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After Alex Rodriguez and Manny Ramirez signed megadeals at
the winter meetings, there was more than the usual amount of hand-wringing
about salary insanity and how fans are turned off by the amount of money
changing hands. I wondered, as I always do when I watch this sort of thing
between highlights of boring NBA games, why baseball is on the verge of
death every offseason. It’s the big numbers, I’ve decided, and not because
anyone is thinking about what’s really wrong with the game.

People want to believe that baseball players are playing the same game they
played. Part of the game’s appeal lies in seeing a tall, scrawny kid from
Southern California hitting the corners with breaking pitches and thinking,
"Hey, he looks like me; I could do that". People also don’t want
to believe that just as they get out of bed every day and work hard for a
biweekly paycheck, their favorite players look at their season in terms of
a series of direct deposits. We want to believe that players know they’ve
got it good, playing a game for money, spending their time in our favorite
places. That it isn’t so disturbs us, and it’s not something we want to be
reminded of. Especially not in 48-point headlines.

It’s true, however, that for many players the game is just a job. Most of
them won’t say it, because they don’t want to alienate fans. David
Justice
once admitted that he took the field solely for the paycheck,
and even I haven’t entirely forgiven him for it. Players who seem to be
good-natured and having a great time, like Tony Gwynn, are huge fan
favorites.

Most fans don’t imagine that being a baseball player is anything but a
charmed life. But to play the game at its highest level takes years of
practice and drills, conditioning, reviewing scouting reports, trying to
learn from variously-qualified coaches, all the while fighting to keep
climbing the organizational ladder and hoping not to fall into disfavor.
That’s if you’re a good prospect in a good organization. It can be much,
much worse. This is the distinction that makes the salaries so
disturbing for many: we still think it’s a game and that being paid is like
a tip players should be particularly thankful for. But it is a job, and if
players couldn’t make money there would be no professional baseball for us
to cheer, certainly not on the scale and offering the level of talent we see.

Scarcity determines the economic value of a person’s skill set, and because
there’s only one person in the world who plays baseball like Alex
Rodriguez, he’s going to make the most money of any baseball player. The
principle of scarcity reveals a fundamental problem has emerged this year,
larger than ever: owners are stupid. While Rodriguez may be a good gamble
at $21 million a year, an easily-replaceable player is worth about what his
replacement would cost–the league minimum.

Of course, the problem is that there are a lot of those
"easily-replaceable" players who are making a lot more than the
league minimum. I’m talking about Derek Bell and Jose Mesa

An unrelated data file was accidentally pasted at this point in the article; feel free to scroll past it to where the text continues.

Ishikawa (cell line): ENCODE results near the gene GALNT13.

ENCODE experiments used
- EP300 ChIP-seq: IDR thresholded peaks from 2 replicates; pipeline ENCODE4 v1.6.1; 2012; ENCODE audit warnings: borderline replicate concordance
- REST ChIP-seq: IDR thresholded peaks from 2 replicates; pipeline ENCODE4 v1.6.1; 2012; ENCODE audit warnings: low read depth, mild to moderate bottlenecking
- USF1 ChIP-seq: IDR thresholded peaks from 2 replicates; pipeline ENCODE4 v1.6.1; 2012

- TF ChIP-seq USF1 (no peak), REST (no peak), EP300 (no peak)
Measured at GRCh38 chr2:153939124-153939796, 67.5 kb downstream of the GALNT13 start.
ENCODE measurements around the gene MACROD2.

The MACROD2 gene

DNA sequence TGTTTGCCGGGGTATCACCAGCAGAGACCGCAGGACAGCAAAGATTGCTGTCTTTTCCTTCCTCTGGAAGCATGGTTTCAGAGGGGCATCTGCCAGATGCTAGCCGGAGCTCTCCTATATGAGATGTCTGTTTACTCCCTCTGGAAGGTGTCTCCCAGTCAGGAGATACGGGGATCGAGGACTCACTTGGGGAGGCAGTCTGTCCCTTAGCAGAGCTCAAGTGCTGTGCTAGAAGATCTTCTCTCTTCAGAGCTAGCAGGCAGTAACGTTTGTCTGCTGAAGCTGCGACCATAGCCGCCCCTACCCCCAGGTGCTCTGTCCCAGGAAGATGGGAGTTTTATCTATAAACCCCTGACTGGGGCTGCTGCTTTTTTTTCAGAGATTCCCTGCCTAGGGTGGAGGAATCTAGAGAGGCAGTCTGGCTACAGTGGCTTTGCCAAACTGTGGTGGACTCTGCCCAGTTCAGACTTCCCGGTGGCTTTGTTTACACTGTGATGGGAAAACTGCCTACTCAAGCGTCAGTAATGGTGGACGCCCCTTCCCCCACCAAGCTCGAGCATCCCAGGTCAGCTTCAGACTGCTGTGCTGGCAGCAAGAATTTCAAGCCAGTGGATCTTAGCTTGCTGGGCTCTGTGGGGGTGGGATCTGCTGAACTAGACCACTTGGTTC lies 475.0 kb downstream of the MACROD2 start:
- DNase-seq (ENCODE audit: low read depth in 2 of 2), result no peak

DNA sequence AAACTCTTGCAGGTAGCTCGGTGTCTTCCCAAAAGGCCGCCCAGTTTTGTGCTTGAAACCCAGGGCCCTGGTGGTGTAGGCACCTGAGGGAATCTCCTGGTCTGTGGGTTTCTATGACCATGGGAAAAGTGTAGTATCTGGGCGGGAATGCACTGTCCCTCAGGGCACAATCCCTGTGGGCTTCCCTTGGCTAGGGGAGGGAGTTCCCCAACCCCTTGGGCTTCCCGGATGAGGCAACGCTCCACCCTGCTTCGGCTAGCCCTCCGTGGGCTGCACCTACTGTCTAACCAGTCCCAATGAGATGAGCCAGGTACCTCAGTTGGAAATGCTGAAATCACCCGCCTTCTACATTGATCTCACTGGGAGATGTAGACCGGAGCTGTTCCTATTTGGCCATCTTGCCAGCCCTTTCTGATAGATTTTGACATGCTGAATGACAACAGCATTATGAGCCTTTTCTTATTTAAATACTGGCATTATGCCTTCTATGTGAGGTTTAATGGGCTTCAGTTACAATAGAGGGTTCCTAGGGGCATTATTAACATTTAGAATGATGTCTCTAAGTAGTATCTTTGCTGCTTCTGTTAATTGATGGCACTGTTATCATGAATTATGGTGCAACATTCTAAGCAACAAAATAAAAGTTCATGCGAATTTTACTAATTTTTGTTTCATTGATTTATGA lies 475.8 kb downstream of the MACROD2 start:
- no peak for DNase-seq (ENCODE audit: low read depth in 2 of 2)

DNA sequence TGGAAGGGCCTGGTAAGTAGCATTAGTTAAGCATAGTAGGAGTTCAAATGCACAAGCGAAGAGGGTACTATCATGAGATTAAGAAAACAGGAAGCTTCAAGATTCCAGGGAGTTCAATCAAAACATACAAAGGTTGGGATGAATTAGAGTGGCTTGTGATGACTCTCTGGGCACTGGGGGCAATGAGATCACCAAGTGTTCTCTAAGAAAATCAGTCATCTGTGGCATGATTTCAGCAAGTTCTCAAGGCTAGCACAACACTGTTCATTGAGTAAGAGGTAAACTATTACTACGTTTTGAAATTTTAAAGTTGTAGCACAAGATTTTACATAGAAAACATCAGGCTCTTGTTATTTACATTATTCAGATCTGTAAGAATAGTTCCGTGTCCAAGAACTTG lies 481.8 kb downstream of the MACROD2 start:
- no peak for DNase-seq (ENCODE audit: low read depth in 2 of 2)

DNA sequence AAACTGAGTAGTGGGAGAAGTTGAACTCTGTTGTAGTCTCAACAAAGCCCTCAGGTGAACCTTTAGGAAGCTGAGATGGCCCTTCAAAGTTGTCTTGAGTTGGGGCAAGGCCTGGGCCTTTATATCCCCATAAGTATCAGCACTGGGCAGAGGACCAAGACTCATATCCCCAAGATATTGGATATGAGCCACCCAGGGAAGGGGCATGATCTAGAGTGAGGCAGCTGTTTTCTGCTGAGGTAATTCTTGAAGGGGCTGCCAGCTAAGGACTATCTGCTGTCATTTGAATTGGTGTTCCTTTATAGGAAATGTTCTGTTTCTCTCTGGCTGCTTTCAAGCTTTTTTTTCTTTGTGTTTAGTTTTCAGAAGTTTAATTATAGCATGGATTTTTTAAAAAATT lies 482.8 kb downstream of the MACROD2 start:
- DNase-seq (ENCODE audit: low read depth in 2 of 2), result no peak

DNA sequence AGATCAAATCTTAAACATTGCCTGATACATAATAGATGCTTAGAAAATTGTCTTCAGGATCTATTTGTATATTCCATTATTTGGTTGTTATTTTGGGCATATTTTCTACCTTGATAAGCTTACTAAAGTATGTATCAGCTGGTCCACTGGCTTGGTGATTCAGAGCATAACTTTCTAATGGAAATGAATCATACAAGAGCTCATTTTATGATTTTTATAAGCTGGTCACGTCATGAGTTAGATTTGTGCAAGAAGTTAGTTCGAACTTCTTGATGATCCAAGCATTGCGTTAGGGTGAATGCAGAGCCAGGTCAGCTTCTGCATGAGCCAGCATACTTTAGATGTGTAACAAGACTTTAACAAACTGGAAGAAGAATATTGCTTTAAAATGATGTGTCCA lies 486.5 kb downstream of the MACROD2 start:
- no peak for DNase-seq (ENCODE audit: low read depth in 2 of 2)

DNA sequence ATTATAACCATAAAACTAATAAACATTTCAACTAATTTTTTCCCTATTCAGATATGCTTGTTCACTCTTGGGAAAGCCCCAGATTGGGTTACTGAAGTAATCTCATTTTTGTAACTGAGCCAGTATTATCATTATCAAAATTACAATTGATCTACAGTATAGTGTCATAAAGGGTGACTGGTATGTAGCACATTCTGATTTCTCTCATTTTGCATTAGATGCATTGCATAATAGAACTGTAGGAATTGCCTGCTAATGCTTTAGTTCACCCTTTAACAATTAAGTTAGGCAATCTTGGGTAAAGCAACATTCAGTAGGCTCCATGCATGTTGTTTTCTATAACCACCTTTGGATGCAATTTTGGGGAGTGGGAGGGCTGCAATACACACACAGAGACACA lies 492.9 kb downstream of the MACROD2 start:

here, if you didn’t see that coming. Many players with lots of service time
and one good season umpteen years ago have gotten salaries that are wildly
out of line with what they’re worth to their team. Even the Diamondbacks,
who spent the year crying about how broke they were, signed Mark
Grace
to a $3 million per year contract when they had better options on
the roster already. Do these teams deserve sympathy for their own
stupidity? Clearly, the answer is no. If anything, they should have to pay
for their mistakes.

If in the long term that means their franchises lose money and they’re
forced to learn a lesson or sell to smarter owners, that’s good for
baseball. But imposing salary caps and ill-advised economic remedies on
baseball will do nothing but hamper good franchises and allow stupid ones
to cavort consequence-free. If fans in those towns ever want to see their
teams turn around, there will never be any hope. Because if a franchise
needs to turn around in a hurry, needs to complement their existing core or
just needs to fill some small holes, free agency is the way to do it.

Take the Royals, who were recently sold to David Glass, who has a net worth
somewhere in the mid-nine figures. If he’d wanted to build a winner right
away–after firing Tony Muser and the entire front office–he could have
hired Rodriguez and Mike Hampton for a massive capital investment
and, just like that, be in business. Having improved the product, he could
then look to re-negotiate local media contracts. Increased demand for
tickets should follow, which could allow him to increase ticket prices.
(Note that this isn’t "high salaries causing higher ticket
prices", but increased demand.)

Instead of focusing at the gaudy numbers with all the commas, the salaries
of the game’s greatest, look at the money being flushed on replaceable
middle relievers, terrible veterans of all positions and the third-tier
starting pitchers. For what the Phillies and Pirates have blown on
inexplicable signings, they could have signed Alex Rodriguez and some
minor-league free agents to pitch middle relief for the league minimum.

Direct your outrage at those front offices, please, and not at Rodriguez.
Yes, he’s spectacularly well-paid, but he’s also quite deserving of the
money he makes. He’s not the one causing your franchise to claim they’re
losing money, and he’s not the one chasing Ricky Botallico.

Derek Zumsteg can be reached at dzumsteg@baseballprospectus.com.